Qualified Residence

(redirected from Qualified Residences)

Qualified Residence

The place where a person primarily lives. If one owns his/her qualified residence, he/she may write off the interest on the mortgage from his/her income.
References in periodicals archive ?
The Tax Court held that, in calculating qualified residence interest, unmarried taxpayers must apply the debt limits for home acquisition and home equity loans to their total joint indebtedness on qualified residences rather than to each of their shares of the indebtedness.
163(h)(3)(A) permits taxpayers to deduct interest paid or accrued during a tax year on acquisition indebtedness or home equity indebtedness for a qualified residence, which is defined by Sec.
Qualified residence interest is interest on acquisition indebtedness or home equity indebtedness with respect to a taxpayer's qualified residence (in this case, there was no question that the residences involved were qualified residences).
The Tax Court held that, for purposes of calculating qualified residence interest, the Sec.
Another potential pitfall is the effect of carryover basis from the sale of a prior residence under the old law where gains on qualified residences were deferred not excluded.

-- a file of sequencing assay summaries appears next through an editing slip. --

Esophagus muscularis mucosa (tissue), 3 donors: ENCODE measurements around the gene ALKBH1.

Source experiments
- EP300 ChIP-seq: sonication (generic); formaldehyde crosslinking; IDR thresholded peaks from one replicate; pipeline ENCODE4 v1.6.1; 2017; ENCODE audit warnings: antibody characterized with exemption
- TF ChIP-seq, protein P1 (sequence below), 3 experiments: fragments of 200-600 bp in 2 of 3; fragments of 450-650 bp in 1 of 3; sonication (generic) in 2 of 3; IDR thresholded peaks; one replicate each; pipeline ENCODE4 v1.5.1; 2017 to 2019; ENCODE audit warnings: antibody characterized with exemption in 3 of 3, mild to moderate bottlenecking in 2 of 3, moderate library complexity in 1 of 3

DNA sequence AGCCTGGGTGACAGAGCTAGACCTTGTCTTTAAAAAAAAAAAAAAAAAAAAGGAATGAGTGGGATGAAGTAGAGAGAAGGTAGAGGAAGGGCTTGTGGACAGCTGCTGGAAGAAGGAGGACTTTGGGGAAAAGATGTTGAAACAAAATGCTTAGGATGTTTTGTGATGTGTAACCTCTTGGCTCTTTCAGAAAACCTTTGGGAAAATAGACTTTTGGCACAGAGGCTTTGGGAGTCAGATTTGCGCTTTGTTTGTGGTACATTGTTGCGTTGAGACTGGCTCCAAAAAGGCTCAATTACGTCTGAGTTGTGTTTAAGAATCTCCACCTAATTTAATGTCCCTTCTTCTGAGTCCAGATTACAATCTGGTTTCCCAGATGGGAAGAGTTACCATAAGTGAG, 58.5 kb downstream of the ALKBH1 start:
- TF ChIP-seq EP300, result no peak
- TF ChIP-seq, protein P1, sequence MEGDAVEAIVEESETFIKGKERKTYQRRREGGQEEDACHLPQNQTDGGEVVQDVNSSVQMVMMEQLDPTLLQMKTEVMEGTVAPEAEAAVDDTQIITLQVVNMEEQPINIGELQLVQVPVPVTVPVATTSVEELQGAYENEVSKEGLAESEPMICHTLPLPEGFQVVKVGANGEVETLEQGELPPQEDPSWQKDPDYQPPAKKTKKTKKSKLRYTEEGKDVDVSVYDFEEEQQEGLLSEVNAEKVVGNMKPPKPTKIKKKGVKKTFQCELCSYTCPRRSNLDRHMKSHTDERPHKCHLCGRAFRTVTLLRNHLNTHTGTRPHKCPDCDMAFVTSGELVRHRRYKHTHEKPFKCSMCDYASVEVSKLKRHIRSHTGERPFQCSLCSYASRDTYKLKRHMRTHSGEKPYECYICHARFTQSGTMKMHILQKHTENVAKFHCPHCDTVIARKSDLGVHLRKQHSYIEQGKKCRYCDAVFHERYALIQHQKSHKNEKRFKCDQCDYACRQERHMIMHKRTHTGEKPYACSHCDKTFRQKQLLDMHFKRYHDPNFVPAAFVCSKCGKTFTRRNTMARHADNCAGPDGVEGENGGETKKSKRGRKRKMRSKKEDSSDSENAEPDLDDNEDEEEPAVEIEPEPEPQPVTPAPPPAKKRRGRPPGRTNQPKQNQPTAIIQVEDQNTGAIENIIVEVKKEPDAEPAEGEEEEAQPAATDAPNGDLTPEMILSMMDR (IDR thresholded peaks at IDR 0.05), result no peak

A single taxpayer, on the other hand, generally is allowed to exclude up to $250,000 of gain realized on the sale or exchange of a qualified residence.
Aggregate amount" probably means the total debt secured by one or more qualified residences, not just that secured by any one qualified residence.
163(h)(2)(d), "qualified residence interest" (QRI) includes interest paid or accrued during the tax year on (1) acquisition debt on a taxpayer's qualified residence or (2) home-equity debt on a taxpayer's qualified residence.
A mortgage obtained after October 13, 1987, to buy, build or substantially improve up to two qualified residences is qualified home acquisition debt; interest on such debt is fully deductible.
Once taxpayers buy or build qualified residences, making substantial improvements is the only way to increase acquisition debt without buying another home.
Both taxpayers age 55 or over: If one or both spouses own qualified residences, but only one spouse plans to sell, the timing for selling the home and making the election depends on whether the new spouse has previously made an election.
The NRX paying the mortgage cannot deduct the interest, because the home is not the NRX's qualified residence under Sec.

Full browser ?